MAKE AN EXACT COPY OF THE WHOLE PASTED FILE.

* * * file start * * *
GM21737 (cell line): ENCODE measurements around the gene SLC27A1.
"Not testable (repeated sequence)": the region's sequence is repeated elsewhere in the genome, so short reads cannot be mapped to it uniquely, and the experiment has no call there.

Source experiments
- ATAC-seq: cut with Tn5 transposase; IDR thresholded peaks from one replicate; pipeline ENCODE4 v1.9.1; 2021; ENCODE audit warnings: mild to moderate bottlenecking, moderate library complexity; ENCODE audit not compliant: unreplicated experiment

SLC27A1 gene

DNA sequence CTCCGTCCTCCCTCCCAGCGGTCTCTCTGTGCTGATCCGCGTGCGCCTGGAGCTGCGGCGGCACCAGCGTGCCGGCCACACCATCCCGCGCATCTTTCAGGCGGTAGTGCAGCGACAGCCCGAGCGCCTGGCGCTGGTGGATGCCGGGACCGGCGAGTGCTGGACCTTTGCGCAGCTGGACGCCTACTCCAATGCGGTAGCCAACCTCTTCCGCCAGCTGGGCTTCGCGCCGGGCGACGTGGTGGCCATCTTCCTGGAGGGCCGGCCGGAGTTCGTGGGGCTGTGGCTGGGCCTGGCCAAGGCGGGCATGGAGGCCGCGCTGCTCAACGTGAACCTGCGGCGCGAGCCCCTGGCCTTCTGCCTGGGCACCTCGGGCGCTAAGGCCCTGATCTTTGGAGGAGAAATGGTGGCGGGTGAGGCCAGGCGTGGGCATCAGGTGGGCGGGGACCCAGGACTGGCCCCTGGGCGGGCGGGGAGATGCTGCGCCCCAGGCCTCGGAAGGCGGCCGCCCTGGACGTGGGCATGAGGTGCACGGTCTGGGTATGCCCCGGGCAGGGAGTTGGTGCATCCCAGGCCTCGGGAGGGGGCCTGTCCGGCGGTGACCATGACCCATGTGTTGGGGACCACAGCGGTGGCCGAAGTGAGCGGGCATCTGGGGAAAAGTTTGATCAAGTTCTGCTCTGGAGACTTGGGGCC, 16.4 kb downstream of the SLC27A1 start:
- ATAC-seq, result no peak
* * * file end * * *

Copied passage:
GM21737 (cell line): ENCODE measurements around the gene SLC27A1.
"Not testable (repeated sequence)": the region's sequence is repeated elsewhere in the genome, so short reads cannot be mapped to it uniquely, and the experiment has no call there.

Source experiments
- ATAC-seq: cut with Tn5 transposase; IDR thresholded peaks from one replicate; pipeline ENCODE4 v1.9.1; 2021; ENCODE audit warnings: mild to moderate bottlenecking, moderate library complexity; ENCODE audit not compliant: unreplicated experiment

SLC27A1 gene

DNA sequence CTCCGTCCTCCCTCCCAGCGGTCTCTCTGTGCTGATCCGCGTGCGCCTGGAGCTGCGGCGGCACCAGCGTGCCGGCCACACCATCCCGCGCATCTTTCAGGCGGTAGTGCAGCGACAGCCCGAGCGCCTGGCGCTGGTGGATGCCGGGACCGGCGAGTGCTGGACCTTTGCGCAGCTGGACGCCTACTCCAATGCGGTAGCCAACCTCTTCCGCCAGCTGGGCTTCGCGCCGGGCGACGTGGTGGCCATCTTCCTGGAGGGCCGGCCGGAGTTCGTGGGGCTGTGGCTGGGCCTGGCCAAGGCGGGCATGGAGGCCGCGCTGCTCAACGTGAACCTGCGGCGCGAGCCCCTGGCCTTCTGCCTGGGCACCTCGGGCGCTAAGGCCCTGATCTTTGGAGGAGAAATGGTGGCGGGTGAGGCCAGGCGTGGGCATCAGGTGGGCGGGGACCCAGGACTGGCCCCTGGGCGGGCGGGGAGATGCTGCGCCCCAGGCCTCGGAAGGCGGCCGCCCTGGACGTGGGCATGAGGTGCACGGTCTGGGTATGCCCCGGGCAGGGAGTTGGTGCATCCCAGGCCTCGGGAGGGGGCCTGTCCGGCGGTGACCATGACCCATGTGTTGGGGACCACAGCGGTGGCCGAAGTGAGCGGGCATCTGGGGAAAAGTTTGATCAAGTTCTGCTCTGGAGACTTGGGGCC, 16.4 kb downstream of the SLC27A1 start:
- ATAC-seq, result no peak